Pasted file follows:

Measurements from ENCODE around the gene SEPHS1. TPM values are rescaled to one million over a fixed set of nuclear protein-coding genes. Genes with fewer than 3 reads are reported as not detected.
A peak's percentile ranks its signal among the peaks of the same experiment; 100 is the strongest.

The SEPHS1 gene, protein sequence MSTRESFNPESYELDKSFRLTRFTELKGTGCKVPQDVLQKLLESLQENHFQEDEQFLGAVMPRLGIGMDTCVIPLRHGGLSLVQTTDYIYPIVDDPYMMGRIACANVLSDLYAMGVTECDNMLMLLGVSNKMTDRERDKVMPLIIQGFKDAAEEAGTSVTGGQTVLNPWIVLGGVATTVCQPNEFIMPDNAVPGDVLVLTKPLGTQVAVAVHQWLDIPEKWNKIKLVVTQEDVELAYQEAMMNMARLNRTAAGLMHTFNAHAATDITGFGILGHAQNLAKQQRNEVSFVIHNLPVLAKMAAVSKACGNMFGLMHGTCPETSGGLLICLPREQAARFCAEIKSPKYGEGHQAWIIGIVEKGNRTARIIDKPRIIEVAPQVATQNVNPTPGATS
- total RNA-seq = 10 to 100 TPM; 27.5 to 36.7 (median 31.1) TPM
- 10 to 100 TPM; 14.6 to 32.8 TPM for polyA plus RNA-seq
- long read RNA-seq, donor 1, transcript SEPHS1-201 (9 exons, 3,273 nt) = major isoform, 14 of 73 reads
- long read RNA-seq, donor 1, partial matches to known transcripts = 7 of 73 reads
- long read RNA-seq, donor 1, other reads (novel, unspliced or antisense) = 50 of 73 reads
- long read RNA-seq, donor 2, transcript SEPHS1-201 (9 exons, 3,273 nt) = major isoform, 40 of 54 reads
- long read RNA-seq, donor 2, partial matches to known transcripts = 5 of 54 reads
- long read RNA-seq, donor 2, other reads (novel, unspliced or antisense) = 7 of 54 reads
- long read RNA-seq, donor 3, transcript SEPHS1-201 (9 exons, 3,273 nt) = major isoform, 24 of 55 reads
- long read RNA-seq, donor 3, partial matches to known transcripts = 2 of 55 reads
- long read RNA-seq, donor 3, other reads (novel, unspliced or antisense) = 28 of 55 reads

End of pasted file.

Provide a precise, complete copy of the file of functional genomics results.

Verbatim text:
Measurements from ENCODE around the gene SEPHS1. TPM values are rescaled to one million over a fixed set of nuclear protein-coding genes. Genes with fewer than 3 reads are reported as not detected.
A peak's percentile ranks its signal among the peaks of the same experiment; 100 is the strongest.

The SEPHS1 gene, protein sequence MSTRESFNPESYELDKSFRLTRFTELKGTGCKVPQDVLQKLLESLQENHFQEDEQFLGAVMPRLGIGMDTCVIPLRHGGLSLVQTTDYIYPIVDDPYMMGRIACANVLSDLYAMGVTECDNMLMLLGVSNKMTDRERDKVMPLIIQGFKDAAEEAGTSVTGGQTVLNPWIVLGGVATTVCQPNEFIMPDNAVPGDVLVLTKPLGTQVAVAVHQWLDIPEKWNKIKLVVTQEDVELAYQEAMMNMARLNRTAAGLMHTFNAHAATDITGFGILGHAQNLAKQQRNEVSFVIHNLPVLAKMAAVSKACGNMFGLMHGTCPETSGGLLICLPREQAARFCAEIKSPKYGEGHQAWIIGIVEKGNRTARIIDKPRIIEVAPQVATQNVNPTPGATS
- total RNA-seq = 10 to 100 TPM; 27.5 to 36.7 (median 31.1) TPM
- 10 to 100 TPM; 14.6 to 32.8 TPM for polyA plus RNA-seq
- long read RNA-seq, donor 1, transcript SEPHS1-201 (9 exons, 3,273 nt) = major isoform, 14 of 73 reads
- long read RNA-seq, donor 1, partial matches to known transcripts = 7 of 73 reads
- long read RNA-seq, donor 1, other reads (novel, unspliced or antisense) = 50 of 73 reads
- long read RNA-seq, donor 2, transcript SEPHS1-201 (9 exons, 3,273 nt) = major isoform, 40 of 54 reads
- long read RNA-seq, donor 2, partial matches to known transcripts = 5 of 54 reads
- long read RNA-seq, donor 2, other reads (novel, unspliced or antisense) = 7 of 54 reads
- long read RNA-seq, donor 3, transcript SEPHS1-201 (9 exons, 3,273 nt) = major isoform, 24 of 55 reads
- long read RNA-seq, donor 3, partial matches to known transcripts = 2 of 55 reads
- long read RNA-seq, donor 3, other reads (novel, unspliced or antisense) = 28 of 55 reads